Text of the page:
“An awful lot of people don’t enjoy driving like you do,” Urmson told Gladwell. “The vast majority of people don’t enjoy driving, they don’t like commuting.”
The technology is inevitable, Gladwell said. He doesn’t think self-driving cars and cars driven by humans can co-exist and that eventually, the entire world will become one of
Gladwell is worried that people who like to drive, like himself, are going to get dealt out of the driving equation and will no longer have that option.
The system would be dramatically better if it were solely based on driverless cars, Urmson said.
“But I don’t think that’s real,” he said. “There are people who love driving.”
There is no reason to worry about self-driving cars
“I think there are parts of driving that make a ton of sense to have self-driving cars serve,” Urmson said. For example, self-driving cars can help people move through urban centers more efficiently. Today, 30 percent of the traffic moving through San Francisco is people looking for parking, Urmson said.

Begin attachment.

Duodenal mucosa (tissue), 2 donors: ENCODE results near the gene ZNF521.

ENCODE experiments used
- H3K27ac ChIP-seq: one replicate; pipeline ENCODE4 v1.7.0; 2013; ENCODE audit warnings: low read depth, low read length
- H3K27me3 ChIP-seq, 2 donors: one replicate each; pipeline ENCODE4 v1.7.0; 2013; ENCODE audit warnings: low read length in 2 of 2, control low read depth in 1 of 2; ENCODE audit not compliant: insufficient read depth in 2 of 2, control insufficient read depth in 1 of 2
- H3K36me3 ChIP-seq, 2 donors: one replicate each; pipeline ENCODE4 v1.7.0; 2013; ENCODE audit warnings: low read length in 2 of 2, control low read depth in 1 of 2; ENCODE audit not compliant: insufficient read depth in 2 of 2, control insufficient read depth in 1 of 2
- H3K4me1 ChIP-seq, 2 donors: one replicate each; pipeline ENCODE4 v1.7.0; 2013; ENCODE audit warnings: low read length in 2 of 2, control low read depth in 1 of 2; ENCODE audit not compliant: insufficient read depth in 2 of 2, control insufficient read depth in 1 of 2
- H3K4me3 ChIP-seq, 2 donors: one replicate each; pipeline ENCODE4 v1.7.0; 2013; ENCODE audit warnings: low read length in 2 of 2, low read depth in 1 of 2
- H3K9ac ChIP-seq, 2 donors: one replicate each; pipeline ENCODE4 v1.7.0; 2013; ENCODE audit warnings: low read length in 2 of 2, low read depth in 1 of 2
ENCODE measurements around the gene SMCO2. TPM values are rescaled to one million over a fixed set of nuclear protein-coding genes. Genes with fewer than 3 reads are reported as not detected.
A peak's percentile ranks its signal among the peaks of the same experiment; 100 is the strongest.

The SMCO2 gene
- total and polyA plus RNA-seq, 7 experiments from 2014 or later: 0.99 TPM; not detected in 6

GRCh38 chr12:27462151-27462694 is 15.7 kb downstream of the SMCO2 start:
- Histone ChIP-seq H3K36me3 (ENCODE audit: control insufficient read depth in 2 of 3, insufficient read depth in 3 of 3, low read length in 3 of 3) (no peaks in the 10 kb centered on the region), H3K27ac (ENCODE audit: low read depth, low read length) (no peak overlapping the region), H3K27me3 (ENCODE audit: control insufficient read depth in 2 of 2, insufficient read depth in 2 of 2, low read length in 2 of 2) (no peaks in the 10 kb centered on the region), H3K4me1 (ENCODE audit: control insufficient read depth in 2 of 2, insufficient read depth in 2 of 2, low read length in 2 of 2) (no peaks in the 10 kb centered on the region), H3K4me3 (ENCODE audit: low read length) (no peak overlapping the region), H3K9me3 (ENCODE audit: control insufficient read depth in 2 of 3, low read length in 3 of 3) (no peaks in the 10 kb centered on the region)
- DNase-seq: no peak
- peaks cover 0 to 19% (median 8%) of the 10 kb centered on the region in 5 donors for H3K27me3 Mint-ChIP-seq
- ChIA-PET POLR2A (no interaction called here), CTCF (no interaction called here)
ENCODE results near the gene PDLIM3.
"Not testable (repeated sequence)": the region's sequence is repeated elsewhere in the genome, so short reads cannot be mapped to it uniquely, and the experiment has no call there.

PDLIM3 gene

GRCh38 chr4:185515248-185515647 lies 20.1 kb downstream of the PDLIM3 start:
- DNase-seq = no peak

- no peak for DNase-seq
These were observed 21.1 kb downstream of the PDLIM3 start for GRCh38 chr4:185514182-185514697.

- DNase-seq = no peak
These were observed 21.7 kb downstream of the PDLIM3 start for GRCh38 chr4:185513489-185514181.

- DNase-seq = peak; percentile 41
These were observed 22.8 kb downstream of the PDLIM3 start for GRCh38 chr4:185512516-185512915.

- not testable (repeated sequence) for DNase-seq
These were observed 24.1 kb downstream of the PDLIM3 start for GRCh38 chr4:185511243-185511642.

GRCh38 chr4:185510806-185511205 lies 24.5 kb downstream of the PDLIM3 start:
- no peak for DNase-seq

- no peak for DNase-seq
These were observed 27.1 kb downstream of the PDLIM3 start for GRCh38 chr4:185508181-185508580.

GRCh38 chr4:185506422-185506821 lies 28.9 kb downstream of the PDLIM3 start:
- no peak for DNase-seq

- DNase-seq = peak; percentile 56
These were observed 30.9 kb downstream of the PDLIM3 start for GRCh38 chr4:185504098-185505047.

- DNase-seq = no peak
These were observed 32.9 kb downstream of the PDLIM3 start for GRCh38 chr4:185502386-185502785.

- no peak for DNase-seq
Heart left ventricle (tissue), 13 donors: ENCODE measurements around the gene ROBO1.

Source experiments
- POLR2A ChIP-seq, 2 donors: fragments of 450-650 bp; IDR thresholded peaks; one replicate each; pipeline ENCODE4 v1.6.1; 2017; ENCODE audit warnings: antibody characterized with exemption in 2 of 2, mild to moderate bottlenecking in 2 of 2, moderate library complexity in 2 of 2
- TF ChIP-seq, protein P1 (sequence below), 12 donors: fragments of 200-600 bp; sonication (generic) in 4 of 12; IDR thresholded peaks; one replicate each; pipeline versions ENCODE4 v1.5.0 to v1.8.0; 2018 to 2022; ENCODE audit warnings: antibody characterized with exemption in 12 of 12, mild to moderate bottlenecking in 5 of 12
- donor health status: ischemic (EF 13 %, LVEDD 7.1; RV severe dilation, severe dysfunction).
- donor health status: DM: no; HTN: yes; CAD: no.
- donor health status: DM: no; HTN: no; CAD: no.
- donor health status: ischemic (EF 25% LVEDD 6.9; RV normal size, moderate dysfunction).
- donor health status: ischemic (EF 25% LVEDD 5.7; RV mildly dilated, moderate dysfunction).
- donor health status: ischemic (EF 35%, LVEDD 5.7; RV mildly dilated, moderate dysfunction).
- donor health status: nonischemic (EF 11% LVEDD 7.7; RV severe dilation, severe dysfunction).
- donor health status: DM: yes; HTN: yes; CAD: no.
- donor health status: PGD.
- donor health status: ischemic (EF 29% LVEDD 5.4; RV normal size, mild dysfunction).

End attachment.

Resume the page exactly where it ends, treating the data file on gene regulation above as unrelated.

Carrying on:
In Paris, 80 percent of the people driving are looking for parking, Urmson said.
With self-driving cars, people don’t have to park. The cars just drop them off at their location and go on to look for another passenger. There will no longer be a need for parking garages, Urmson said.
Gladwell said that makes the situation even worse because people will no longer own cars. They will essentially be taking taxis everywhere. Cars will become mass transit.
If people have self-owned self-driving cars, the traffic will increase dramatically, Gladwell said. Uber has increased traffic in Manhattan because people don’t take mass transit, they hop in an Uber, he said.
Self-driving cars are inevitable in cities, Urmson said.
“It’s not sustainable to have one person in a two-ton vehicle driving down the road,” Urmson said. “It doesn’t mean you don’t get to enjoy your car.”
Driving might be restricted in urban areas and people might be allowed to drive on the weekend in rural settings, Urmson said.